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With the statement I’m about to make, I know the onslaught on (what potentially used to be) my inbox will begin. No matter what, here goes: I’m not offended by the confederate flag.

There. I said it. Come at me, bro. But, before you do, let me put some context to those currently acrid words.

First, I’m not a racist by any stretch, nor am I a bigot (and there is a difference). I don’t have a race-phobia and I’m not white-centric. In fact, my statement about the confederate flag has little to do with race. The confederate flag doesn’t offend me because it’s the wrong thing to be offended by. It’s too limited in scope; it’s a scapegoat, for lack of a better word. If the confederate flag offends us because of the slavery and oppression that it is purported to symbolize, then so much more should offend us.

George Washington should offend us. At it’s peak, President Washington’s Mount Vernon housed over 300 slaves, and Washington had personally owned them from the time he was the ripe old age of eleven (my youngest daughter’s age, for Christ’s sake). While he was quietly opposed to slavery, he never spoke out loud against it. The President of our nation, who admitted in letters that he disliked slavery, didn’t have the balls to stand up publicly against it. That should offend us.

The framers of the Declaration of Independence should offend us. Thomas Jefferson, while a slave owner his whole life, claimed to hate slavery. In his first draft of the Declaration of Independence, he called slave trade the “execrable [repulsive] commerce” and wrote a passage in the Declaration calling for slavery’s end. But, thanks to traditionalist douchebags…er…I mean delegates from Georgia and South Carolina, and greedy business leaders from the North, Jefferson’s words were deleted from that defining document. That should offend us.

New York City should offend us. During the founding of our nation, through the Revolutionary War and on into the Civil War, New York City was host to the largest slave population outside of Charleston, South Carolina. In fact, at its most prolific point, over 35% of the total population of New York was African slaves (today, blacks only make up about 19% of New York City’s population); and that’s not including the unaccounted for slaves who were transported and unloaded “illegally,” at the time. That should offend us.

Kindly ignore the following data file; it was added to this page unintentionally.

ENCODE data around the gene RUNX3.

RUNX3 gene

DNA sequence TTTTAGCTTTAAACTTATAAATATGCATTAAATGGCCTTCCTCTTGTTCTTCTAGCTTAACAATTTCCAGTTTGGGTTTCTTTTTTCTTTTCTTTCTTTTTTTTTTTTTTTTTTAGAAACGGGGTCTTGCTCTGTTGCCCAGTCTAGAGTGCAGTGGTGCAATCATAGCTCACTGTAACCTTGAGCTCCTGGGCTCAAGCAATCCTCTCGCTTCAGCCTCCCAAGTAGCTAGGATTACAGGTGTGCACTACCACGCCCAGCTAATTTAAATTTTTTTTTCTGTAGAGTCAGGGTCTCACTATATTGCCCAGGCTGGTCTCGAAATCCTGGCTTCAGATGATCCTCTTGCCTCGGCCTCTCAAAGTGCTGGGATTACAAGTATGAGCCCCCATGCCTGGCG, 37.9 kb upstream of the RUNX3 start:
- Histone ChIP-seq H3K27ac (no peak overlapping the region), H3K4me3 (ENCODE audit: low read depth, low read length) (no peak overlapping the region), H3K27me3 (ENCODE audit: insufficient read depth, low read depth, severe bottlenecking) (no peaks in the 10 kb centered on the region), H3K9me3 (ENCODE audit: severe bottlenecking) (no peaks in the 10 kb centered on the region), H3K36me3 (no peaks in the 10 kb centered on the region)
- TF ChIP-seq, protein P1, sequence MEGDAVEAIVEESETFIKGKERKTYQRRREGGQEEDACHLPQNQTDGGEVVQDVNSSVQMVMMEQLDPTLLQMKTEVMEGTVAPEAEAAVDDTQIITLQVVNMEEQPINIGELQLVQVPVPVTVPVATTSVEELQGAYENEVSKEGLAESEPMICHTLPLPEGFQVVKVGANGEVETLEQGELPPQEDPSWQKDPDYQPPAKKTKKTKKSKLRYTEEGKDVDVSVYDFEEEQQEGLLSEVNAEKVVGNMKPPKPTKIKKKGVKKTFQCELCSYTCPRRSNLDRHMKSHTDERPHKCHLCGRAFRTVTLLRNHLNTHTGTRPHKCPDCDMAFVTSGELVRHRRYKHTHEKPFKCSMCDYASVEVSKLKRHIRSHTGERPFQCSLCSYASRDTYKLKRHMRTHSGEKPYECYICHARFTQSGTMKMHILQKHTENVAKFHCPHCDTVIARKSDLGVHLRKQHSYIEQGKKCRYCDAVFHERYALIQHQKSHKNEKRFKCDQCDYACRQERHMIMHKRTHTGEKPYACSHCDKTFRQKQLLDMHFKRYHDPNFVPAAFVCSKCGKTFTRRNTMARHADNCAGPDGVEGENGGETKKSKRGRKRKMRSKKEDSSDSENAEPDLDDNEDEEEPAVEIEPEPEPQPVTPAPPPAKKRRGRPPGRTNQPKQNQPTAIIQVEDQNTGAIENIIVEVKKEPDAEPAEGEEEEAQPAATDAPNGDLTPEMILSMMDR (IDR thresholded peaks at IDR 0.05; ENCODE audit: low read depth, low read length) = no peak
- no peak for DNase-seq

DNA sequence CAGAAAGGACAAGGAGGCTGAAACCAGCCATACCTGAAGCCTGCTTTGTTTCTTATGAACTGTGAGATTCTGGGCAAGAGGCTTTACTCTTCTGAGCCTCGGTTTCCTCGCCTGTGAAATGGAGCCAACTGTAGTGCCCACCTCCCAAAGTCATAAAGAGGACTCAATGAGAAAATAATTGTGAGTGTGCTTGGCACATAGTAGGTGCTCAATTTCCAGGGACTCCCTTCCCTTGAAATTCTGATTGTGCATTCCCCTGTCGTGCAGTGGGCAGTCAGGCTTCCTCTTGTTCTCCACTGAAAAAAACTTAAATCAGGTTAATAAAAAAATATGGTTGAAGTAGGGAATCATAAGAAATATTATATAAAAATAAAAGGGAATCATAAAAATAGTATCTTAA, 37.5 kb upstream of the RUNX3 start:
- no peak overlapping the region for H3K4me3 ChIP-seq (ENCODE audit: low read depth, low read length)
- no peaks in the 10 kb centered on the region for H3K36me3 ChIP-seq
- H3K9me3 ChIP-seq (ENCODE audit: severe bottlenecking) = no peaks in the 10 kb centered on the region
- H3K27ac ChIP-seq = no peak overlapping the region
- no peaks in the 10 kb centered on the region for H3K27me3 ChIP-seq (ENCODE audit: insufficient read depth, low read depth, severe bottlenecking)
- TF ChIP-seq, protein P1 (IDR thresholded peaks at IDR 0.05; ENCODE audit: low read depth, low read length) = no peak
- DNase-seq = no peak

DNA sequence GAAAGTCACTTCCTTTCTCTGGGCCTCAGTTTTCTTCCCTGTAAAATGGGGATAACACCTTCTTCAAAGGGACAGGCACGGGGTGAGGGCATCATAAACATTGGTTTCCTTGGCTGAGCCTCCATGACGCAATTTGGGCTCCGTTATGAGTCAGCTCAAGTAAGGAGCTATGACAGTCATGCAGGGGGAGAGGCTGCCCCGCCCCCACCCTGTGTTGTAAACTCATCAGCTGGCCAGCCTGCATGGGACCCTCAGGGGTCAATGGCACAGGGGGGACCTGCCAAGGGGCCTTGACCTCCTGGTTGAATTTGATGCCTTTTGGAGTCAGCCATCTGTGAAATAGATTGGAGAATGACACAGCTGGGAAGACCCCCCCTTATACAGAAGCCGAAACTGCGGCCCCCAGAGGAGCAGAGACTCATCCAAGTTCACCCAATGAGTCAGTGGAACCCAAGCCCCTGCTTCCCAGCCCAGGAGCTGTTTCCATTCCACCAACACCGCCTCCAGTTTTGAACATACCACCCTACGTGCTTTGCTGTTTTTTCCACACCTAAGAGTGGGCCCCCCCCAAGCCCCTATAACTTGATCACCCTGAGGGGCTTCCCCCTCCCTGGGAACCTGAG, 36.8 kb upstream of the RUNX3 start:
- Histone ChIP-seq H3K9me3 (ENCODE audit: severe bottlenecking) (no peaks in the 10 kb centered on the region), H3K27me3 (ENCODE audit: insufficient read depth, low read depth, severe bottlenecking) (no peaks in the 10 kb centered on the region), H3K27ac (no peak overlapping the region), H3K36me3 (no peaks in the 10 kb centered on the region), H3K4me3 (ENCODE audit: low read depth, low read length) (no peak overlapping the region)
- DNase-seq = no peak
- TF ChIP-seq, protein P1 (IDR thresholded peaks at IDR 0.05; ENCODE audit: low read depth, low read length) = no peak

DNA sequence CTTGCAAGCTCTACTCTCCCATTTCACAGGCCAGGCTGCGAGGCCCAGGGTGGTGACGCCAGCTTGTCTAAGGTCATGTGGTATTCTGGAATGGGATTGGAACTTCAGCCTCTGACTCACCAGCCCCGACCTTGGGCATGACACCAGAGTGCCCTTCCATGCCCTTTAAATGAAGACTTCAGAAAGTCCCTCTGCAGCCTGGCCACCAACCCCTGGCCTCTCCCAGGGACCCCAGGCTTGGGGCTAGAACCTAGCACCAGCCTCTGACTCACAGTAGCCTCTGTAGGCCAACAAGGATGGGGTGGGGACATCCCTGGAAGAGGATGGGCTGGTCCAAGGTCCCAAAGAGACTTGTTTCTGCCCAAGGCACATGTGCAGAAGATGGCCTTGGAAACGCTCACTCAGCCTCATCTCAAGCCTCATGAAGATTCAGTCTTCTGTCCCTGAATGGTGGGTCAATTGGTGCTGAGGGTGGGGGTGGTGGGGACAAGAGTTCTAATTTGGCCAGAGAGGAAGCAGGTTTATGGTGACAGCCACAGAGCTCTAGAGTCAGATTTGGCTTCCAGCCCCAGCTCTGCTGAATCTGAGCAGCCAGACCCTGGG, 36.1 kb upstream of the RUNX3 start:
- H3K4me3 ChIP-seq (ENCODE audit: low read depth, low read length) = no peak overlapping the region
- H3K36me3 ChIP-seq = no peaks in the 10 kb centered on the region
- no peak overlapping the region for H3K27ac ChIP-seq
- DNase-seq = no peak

Barack Obama should offend us. In his 2007 campaign for president, Obama proudly admitted that he is the descendant of slave owners. He touted that his great-great-great-great grandfather had owned slaves, as did his great-great-great-great-great grandmother. It was called “a true measure of progress” that the descendant of slave owners would be able to rise to the presidency of the United States. He used this ancestral slave ownership as an advantage to his becoming president. In light of the current discourse, that should offend us.

There is so much more we should be offended by than a flag, and we’ve had so many more historical opportunities to be offended. For good or for bad, we connect sentimentally and passionately to pieces of cloth and stone monuments. But, when we become so enamored with or so incensed by inanimate objects that those objects themselves cause us to hate one another, and distract us from what we should be fighting for together, that should offend us.